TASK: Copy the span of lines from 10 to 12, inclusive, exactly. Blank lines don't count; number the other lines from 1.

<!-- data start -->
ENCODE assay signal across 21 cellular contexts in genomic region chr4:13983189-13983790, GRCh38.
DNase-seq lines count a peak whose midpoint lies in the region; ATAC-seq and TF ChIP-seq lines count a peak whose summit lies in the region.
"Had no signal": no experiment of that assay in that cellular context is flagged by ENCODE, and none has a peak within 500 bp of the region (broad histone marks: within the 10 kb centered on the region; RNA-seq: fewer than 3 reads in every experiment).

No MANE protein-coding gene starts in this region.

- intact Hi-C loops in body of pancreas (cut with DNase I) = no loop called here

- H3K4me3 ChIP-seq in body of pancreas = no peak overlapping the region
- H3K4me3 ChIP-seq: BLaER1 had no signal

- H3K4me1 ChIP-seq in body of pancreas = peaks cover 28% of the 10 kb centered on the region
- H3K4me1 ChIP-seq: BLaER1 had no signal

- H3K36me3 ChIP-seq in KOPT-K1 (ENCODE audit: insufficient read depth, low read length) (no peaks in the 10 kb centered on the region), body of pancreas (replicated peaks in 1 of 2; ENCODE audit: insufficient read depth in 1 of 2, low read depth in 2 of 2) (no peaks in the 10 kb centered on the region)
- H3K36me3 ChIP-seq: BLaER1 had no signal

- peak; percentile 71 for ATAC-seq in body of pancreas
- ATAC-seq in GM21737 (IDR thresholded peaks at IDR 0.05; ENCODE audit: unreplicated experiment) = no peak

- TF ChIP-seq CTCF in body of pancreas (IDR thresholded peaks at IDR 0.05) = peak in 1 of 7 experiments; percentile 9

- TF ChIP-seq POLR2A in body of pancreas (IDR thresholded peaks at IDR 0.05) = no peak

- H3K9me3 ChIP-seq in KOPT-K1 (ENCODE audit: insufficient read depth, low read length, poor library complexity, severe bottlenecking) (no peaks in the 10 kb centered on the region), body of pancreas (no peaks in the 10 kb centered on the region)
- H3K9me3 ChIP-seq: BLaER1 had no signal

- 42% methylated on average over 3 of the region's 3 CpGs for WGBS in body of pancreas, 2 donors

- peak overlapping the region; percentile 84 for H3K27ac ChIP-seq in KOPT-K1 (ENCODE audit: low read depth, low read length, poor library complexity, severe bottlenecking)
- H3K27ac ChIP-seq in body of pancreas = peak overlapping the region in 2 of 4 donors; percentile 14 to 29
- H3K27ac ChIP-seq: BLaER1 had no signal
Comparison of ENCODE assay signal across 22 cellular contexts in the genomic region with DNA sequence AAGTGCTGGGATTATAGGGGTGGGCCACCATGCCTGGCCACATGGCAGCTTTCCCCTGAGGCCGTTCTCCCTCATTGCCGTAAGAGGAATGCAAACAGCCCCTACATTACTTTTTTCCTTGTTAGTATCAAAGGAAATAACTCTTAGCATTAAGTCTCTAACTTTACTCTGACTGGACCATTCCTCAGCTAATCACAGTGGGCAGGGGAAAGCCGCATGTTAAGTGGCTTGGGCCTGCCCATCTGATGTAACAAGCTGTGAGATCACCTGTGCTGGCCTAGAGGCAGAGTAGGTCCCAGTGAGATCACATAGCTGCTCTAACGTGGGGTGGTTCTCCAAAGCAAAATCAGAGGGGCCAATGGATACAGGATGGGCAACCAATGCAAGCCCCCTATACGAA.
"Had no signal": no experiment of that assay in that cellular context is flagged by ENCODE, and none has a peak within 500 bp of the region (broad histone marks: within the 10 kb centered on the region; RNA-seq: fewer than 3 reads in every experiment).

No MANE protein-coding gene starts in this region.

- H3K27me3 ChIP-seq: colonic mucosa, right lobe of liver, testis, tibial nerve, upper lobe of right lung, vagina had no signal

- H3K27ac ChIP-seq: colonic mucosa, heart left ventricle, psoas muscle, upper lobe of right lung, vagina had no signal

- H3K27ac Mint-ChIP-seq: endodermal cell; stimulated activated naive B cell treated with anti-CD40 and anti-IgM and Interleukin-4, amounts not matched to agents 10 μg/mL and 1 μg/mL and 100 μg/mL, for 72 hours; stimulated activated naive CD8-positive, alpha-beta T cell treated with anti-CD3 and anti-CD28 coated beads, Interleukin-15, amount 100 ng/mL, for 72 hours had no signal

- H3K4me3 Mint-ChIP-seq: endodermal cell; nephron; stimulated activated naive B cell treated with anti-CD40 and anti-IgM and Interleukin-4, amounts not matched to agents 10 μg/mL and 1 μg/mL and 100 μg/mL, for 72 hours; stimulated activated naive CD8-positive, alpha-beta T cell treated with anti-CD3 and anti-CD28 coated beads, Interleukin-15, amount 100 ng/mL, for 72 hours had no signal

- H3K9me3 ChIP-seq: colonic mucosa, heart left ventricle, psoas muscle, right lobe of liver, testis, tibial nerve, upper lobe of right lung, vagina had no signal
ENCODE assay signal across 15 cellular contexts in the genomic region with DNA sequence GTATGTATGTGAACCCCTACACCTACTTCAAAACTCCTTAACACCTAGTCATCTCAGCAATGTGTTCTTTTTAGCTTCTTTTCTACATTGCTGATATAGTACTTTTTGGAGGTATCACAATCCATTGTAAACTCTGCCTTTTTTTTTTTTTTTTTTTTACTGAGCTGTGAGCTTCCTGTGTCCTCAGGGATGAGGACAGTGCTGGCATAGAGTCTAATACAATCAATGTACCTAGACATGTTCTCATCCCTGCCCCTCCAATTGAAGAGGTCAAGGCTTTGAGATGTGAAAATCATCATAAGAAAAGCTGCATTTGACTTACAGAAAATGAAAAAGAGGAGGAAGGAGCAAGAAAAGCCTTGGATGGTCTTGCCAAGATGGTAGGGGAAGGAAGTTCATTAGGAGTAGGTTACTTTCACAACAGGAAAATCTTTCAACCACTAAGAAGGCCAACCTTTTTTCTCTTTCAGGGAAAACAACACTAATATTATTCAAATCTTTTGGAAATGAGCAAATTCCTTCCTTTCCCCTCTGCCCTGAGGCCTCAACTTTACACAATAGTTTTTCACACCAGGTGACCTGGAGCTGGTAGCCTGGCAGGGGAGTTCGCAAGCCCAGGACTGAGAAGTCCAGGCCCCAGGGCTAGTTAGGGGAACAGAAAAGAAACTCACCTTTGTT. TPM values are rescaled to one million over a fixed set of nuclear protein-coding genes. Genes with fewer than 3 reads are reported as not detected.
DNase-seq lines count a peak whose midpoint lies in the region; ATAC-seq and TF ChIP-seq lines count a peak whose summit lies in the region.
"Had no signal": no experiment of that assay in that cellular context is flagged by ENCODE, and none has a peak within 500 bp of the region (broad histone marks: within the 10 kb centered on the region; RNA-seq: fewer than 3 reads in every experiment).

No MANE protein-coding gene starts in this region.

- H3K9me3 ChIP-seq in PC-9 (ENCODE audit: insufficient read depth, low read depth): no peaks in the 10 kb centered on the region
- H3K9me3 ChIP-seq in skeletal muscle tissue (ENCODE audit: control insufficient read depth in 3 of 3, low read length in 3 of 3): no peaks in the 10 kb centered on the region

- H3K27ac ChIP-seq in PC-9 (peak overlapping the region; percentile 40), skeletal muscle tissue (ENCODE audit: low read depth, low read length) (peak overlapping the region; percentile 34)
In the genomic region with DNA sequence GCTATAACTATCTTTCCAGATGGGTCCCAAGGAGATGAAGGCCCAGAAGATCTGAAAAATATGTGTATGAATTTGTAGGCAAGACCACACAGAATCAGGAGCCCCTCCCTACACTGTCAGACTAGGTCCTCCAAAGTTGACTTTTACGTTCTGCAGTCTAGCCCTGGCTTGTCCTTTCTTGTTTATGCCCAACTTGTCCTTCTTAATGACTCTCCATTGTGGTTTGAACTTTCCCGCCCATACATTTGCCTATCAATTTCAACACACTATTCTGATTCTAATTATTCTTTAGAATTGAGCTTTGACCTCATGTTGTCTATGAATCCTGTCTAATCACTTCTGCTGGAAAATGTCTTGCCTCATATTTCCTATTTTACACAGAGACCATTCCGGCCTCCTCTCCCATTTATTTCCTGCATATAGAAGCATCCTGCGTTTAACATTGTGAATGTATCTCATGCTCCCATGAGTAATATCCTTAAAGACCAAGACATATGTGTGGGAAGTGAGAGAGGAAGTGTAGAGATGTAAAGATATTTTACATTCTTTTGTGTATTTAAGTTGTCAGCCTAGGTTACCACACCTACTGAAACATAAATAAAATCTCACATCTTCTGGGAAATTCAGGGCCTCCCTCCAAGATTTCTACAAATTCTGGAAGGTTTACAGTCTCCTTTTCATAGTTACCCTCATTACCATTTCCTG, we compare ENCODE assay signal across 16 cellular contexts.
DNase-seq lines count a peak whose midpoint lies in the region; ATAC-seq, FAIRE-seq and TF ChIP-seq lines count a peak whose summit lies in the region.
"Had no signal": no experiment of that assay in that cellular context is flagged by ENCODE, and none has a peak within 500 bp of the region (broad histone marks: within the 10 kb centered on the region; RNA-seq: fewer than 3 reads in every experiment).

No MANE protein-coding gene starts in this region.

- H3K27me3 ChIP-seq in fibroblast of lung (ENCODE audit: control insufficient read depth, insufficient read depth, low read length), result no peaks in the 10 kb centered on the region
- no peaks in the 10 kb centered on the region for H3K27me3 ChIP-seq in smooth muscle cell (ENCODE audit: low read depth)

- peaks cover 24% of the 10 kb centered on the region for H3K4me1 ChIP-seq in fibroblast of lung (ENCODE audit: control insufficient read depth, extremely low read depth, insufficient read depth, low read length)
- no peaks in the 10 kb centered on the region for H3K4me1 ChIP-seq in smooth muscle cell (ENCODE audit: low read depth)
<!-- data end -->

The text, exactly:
- H3K36me3 ChIP-seq in KOPT-K1 (ENCODE audit: insufficient read depth, low read length) (no peaks in the 10 kb centered on the region), body of pancreas (replicated peaks in 1 of 2; ENCODE audit: insufficient read depth in 1 of 2, low read depth in 2 of 2) (no peaks in the 10 kb centered on the region)
- H3K36me3 ChIP-seq: BLaER1 had no signal

- peak; percentile 71 for ATAC-seq in body of pancreas